Canyon gives photographers many choices
GRAND CANYON VILLAGE, Ariz. – Grand Canyon always tops on many nature-lovers’ to-do lists.
No matter what device one may hold to record those amazing moments at Grand Canyon, those photos and videos will always earn rounds of applause.
Nevertheless, there are several ideal spots to capture the magnificent landscapes in Grand Canyon that both professional photographers carrying their heavy equipment or ordinary tourists taking out their iPhone to snapshot should stop by, embrace the beauty of nature and take some photos and videos, maybe even a selfie or two.
|A view from Mather Point on the South Rim of Grand Canyon National Park (Photos and videos by Lingyue Zheng).|
Mather Point gained its name as “pin-up view’ of the Grand Canyon” for its iconic views of the Grand Canyon. It is also one of many ideal places for sunset because of its location which allows the afternoon sunlight to pour into the canyon and brighten up every layer. Mather point is within two-minute walking distance to Grand Canyon South Rim Visitor Center. When entering the park from the south entrance on U.S. 180. Mather Point is one of the first viewpoints that one may encounter on the trail. From Mather point, one will have a view of Vishnu Temple.
“The fact that Mather Point is the most touristy spot is actually why I like it a lot,” said Wendy Yang, a student from University of Arizona, is doing a photography project on Grand Canyon. “Every time I visit Grand Canyon, I would spend most of my time at Mather Point for the unblocked view of the canyon and different people here. I love to incorporate human elements into my photography.”
|A park visitor takes in the view art Yavapai Point.|
Yavapai Point is an easy walk west from Mather Point. It provides perhaps the best panorama spot on the South Rim because it is the most northerly, and the closest to the Colorado River, allowing for unobstructed views up and down the gorge, including clear views over Bright Angel Canyon. Yavapai is ideal for both taking photos at sunrise and sunset, displaying how changeable the canyon is when basking different shades of sunshine.
“The geology museum at Yavapai Point offers more opportunities to learn about the history and geology of the canyon,” said Marie Stanley, from Ontario, Canada, visited Grand Canyon with her husband. Both of them were armed with cameras and lenses. “But what we enjoy most is the view at Yavapai Point. It is a great place to observe, meditate or just soak in the expanse of the parks.”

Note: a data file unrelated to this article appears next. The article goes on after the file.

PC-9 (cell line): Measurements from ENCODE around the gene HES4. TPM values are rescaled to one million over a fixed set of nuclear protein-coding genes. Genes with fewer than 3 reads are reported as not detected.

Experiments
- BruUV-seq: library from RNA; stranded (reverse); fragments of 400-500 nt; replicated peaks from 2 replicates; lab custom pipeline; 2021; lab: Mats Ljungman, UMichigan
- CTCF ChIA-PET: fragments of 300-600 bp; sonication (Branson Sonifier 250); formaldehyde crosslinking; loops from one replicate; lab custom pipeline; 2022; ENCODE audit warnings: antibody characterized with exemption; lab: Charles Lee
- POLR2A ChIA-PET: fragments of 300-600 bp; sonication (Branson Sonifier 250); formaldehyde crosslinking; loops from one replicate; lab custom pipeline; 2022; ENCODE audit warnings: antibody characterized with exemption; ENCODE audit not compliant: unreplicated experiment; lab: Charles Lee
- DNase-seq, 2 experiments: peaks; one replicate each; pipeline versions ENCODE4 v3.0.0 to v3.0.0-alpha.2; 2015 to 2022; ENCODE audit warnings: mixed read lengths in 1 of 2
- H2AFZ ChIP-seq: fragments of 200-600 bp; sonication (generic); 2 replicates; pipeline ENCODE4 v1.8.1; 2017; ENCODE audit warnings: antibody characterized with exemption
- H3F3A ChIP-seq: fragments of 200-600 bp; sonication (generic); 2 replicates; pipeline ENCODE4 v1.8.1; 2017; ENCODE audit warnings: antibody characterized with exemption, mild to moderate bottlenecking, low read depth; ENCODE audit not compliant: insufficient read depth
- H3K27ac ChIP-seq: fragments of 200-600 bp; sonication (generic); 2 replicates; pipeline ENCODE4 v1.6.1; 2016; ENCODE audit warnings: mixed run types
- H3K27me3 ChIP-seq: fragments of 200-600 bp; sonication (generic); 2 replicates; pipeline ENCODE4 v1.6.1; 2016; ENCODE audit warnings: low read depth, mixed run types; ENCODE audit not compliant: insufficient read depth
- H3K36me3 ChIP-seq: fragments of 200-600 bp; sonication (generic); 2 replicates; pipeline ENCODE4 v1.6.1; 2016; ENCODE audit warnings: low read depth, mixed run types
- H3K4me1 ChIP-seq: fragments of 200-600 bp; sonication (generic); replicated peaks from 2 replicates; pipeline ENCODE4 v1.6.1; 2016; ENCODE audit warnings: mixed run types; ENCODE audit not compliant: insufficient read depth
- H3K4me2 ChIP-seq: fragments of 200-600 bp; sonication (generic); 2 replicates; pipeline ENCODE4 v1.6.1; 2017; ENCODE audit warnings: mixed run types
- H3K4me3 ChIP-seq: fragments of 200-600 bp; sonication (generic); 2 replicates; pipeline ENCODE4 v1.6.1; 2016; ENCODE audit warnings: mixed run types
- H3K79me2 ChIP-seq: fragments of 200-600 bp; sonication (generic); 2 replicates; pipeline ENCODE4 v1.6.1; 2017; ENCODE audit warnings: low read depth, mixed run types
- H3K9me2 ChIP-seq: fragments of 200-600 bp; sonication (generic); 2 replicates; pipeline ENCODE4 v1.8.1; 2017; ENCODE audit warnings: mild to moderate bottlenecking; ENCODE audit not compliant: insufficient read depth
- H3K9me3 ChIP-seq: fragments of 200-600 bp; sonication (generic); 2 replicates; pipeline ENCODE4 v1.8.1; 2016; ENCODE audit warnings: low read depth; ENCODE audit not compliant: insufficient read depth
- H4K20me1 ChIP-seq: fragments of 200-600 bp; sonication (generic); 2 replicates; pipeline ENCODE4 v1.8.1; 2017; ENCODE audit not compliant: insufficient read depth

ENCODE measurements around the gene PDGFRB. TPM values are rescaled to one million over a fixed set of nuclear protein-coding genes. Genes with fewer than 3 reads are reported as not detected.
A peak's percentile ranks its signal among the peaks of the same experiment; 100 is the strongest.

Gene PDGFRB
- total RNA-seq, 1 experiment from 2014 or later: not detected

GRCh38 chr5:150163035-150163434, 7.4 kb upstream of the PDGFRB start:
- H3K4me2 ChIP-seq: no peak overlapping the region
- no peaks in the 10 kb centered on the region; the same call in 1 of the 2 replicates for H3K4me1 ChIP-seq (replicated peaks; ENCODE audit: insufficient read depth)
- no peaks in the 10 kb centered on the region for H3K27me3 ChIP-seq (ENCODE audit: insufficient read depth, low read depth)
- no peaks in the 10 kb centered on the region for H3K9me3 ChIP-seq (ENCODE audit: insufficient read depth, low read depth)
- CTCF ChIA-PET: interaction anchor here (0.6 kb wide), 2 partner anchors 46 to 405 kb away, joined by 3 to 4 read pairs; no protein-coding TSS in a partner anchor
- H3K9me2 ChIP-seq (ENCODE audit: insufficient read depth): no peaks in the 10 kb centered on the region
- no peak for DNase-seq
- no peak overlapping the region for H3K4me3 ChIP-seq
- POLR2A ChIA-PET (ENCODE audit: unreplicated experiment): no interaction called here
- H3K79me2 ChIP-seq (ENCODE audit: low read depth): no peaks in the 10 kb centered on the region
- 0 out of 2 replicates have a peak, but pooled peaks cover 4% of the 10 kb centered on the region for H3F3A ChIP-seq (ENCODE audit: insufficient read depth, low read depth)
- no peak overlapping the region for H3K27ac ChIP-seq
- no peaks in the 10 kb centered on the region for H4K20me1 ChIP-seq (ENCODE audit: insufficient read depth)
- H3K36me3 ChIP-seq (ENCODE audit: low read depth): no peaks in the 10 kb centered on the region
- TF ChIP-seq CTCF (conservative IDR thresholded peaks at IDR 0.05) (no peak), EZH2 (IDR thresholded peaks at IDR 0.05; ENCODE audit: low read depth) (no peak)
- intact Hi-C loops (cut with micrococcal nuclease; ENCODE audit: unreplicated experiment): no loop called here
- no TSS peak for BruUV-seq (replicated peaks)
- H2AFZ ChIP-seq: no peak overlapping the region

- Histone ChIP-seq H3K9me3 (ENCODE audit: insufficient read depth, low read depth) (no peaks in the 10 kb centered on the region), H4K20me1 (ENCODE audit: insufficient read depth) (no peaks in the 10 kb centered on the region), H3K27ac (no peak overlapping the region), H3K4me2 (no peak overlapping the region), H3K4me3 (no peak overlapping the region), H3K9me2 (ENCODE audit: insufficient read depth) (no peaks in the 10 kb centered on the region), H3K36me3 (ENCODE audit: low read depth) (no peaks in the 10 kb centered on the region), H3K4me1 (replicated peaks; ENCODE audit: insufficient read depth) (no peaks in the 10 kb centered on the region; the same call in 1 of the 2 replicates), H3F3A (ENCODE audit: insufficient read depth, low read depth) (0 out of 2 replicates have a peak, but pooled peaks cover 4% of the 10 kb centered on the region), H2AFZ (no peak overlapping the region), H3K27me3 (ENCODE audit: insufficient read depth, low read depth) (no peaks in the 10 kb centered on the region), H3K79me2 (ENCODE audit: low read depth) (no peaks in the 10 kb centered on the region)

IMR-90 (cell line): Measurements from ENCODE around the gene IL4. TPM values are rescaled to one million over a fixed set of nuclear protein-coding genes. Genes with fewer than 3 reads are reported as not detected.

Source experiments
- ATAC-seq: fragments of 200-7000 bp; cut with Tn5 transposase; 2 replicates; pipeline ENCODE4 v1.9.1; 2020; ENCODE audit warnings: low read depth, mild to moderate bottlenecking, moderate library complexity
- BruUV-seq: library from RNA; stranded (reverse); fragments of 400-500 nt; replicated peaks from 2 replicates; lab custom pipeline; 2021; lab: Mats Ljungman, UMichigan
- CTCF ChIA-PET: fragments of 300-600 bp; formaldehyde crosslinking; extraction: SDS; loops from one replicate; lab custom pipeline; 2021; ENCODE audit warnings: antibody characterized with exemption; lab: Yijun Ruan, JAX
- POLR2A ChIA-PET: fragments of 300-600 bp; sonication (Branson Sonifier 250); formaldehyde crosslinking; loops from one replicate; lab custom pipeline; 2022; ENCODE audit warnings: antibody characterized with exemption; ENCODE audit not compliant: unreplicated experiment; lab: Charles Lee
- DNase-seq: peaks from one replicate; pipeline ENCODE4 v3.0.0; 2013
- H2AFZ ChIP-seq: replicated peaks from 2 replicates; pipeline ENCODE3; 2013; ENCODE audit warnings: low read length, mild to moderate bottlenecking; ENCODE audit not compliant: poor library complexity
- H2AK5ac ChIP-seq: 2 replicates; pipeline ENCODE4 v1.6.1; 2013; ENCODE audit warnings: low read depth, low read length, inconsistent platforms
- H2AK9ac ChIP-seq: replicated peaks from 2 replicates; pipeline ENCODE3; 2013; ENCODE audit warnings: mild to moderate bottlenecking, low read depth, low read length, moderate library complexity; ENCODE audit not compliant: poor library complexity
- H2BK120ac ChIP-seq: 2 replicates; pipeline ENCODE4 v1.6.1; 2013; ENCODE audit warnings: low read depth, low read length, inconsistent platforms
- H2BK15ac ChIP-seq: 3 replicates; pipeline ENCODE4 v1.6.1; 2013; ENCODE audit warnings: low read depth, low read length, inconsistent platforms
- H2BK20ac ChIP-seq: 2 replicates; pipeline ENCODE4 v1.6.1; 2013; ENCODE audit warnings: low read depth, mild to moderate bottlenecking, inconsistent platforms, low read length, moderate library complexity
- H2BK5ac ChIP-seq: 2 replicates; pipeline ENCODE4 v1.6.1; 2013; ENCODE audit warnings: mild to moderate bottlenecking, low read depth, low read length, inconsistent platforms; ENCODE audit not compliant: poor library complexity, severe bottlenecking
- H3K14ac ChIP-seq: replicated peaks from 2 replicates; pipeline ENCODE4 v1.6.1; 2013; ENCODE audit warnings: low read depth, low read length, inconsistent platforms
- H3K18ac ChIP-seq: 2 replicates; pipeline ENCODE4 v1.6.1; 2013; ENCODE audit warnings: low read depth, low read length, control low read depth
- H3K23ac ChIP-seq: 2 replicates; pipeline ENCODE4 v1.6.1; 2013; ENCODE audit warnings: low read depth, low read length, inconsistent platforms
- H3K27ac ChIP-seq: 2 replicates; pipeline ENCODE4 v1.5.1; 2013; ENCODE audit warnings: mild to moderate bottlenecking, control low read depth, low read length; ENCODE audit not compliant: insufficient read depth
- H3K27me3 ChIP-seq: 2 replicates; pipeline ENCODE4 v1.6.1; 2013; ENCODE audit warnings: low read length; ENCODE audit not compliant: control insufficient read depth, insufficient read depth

|Click on the video above to see the view from Pima Point.|
Along the Hermit Road, a visitor will have many opportunities to jump off the shuttle that transports one from Bright Angel Trailhead to Hermits Rest. At different stops, one may delve themselves into viewing a whole new different canyon. It is impossible to single out the best spot along the Hermit Road because every stop offers a unique point of view.
Pima Point stands out because it has the single best view of the river. From here you can see both a minor and major rapid in the rim and, when conditions are ideal, you can hear the roar of the water below.
“It was early morning and we were the only ones there so hearing the river’s rapids was not a problem at all,” said Jerry Li, from Hong Kong. “Then the sun started rising from the distant gorge and colored the sky from light orange to red. Amazing.”
|Click on the video above to see the Watchtower and the area at Desert View.|
At the far east end of the South Rim of the canyon is the Desert View Watchtower, a 70-foot tower that overlooks the canyon and the surrounding desert. The tower itself marks an excellent subject for photos and it also provides views for photos of the surrounding area. The tower is easily accessed by the main road from Grand Canyon Village, but it is a 20-mile drive along Arizona Route 64.
“My favorite photography spot at Grand Canyon is Desert View,” said Doug Little, a tour guide from California, after bringing trips to Grand Canyon more than 10 times. “Every time I stand on the top of the tower and see the canyon, I notice the color varies thanks to different seasons and weather conditions. I would take a photo at the same spot every time I come here and now I have more than 10.”
Over the course of centuries and centuries, the Colorado River has cut its beautiful scar through Arizona. Grand Canyon, the photogenic destination is a magical natural landscape and an inspiration of art.
There is no definite answer about the best photographic spot at Grand Canyon. The best one is within one’s heart. When you actually immense yourself into the wild and pristine nature and let the real self slip out, you will find the ideal place suits you best!
If You Go
- Best time to visit: expect heavy crowds during spring, summer, and fall months. You will find fewer crowds in the early spring or late fall. The South Rim is open year round, but heavy snows close the road to the North Rim from late October to mid May of each year.
- Download the current map of Grand Canyon and plan your trip ahead
- What to do at the park: Gazing at the beautiful views of the canyon from the various vista points is the number one activity for many people. People of every age and condition can find activities to suit their desires, including the following: hiking, rafting trips, backpacking, mule trips or horseback rides, camping, scenic air tours. A wide variety of free interpretive programs are offered by NPS rangers. The Grand Canyon Field Institute offers educational tours and classes. Bicycling is allowed on park roads.